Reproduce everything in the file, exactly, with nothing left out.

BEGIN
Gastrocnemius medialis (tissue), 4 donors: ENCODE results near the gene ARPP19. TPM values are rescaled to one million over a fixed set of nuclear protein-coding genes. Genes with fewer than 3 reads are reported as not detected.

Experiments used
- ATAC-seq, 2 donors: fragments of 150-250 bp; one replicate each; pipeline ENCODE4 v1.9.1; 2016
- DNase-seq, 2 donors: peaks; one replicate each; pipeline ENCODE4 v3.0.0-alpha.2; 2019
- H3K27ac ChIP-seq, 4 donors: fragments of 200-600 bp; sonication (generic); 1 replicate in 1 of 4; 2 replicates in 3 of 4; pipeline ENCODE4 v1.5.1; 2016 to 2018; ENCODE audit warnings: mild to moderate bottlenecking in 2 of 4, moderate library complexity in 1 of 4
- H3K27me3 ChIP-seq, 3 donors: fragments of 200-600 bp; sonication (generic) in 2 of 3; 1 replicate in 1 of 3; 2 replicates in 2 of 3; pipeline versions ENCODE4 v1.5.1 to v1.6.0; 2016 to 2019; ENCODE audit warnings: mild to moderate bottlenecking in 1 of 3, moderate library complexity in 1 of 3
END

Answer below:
Gastrocnemius medialis (tissue), 4 donors: ENCODE results near the gene ARPP19. TPM values are rescaled to one million over a fixed set of nuclear protein-coding genes. Genes with fewer than 3 reads are reported as not detected.

Experiments used
- ATAC-seq, 2 donors: fragments of 150-250 bp; one replicate each; pipeline ENCODE4 v1.9.1; 2016
- DNase-seq, 2 donors: peaks; one replicate each; pipeline ENCODE4 v3.0.0-alpha.2; 2019
- H3K27ac ChIP-seq, 4 donors: fragments of 200-600 bp; sonication (generic); 1 replicate in 1 of 4; 2 replicates in 3 of 4; pipeline ENCODE4 v1.5.1; 2016 to 2018; ENCODE audit warnings: mild to moderate bottlenecking in 2 of 4, moderate library complexity in 1 of 4
- H3K27me3 ChIP-seq, 3 donors: fragments of 200-600 bp; sonication (generic) in 2 of 3; 1 replicate in 1 of 3; 2 replicates in 2 of 3; pipeline versions ENCODE4 v1.5.1 to v1.6.0; 2016 to 2019; ENCODE audit warnings: mild to moderate bottlenecking in 1 of 3, moderate library complexity in 1 of 3